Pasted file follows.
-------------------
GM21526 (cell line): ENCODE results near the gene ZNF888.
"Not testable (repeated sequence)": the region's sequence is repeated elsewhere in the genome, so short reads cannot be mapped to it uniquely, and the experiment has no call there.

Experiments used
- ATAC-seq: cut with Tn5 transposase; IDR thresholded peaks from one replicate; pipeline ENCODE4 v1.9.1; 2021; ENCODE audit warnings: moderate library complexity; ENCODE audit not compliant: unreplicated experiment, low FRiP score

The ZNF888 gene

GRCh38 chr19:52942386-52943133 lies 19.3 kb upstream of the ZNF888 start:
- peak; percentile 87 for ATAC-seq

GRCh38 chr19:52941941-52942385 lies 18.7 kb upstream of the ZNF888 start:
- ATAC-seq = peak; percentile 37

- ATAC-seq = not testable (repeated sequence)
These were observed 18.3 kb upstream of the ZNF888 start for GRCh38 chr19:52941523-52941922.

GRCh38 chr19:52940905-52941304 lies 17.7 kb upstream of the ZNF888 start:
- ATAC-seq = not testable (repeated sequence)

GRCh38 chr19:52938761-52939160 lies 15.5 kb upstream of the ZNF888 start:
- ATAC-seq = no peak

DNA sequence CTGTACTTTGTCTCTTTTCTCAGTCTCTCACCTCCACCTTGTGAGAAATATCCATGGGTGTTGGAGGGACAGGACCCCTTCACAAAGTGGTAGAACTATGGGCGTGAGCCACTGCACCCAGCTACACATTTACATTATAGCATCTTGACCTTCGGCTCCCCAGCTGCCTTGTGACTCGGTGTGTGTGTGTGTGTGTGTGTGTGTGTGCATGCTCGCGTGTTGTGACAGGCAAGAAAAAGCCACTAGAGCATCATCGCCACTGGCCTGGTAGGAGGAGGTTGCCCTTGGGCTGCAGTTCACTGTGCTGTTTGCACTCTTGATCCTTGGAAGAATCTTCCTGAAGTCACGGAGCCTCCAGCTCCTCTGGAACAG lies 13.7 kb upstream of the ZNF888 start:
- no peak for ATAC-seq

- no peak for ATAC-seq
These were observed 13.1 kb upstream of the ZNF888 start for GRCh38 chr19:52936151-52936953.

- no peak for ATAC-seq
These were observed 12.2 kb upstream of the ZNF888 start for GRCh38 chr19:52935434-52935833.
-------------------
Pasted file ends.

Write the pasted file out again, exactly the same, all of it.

GM21526 (cell line): ENCODE results near the gene ZNF888.
"Not testable (repeated sequence)": the region's sequence is repeated elsewhere in the genome, so short reads cannot be mapped to it uniquely, and the experiment has no call there.

Experiments used
- ATAC-seq: cut with Tn5 transposase; IDR thresholded peaks from one replicate; pipeline ENCODE4 v1.9.1; 2021; ENCODE audit warnings: moderate library complexity; ENCODE audit not compliant: unreplicated experiment, low FRiP score

The ZNF888 gene

GRCh38 chr19:52942386-52943133 lies 19.3 kb upstream of the ZNF888 start:
- peak; percentile 87 for ATAC-seq

GRCh38 chr19:52941941-52942385 lies 18.7 kb upstream of the ZNF888 start:
- ATAC-seq = peak; percentile 37

- ATAC-seq = not testable (repeated sequence)
These were observed 18.3 kb upstream of the ZNF888 start for GRCh38 chr19:52941523-52941922.

GRCh38 chr19:52940905-52941304 lies 17.7 kb upstream of the ZNF888 start:
- ATAC-seq = not testable (repeated sequence)

GRCh38 chr19:52938761-52939160 lies 15.5 kb upstream of the ZNF888 start:
- ATAC-seq = no peak

DNA sequence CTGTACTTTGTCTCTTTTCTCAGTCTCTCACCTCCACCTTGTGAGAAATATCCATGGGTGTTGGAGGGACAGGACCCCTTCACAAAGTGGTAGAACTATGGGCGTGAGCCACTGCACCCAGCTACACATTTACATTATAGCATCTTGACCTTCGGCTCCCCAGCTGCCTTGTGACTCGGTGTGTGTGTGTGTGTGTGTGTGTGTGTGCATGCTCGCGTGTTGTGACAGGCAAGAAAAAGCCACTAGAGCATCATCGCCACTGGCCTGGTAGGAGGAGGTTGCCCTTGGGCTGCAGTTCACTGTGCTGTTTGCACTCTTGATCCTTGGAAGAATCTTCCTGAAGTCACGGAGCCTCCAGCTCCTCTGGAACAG lies 13.7 kb upstream of the ZNF888 start:
- no peak for ATAC-seq

- no peak for ATAC-seq
These were observed 13.1 kb upstream of the ZNF888 start for GRCh38 chr19:52936151-52936953.

- no peak for ATAC-seq
These were observed 12.2 kb upstream of the ZNF888 start for GRCh38 chr19:52935434-52935833.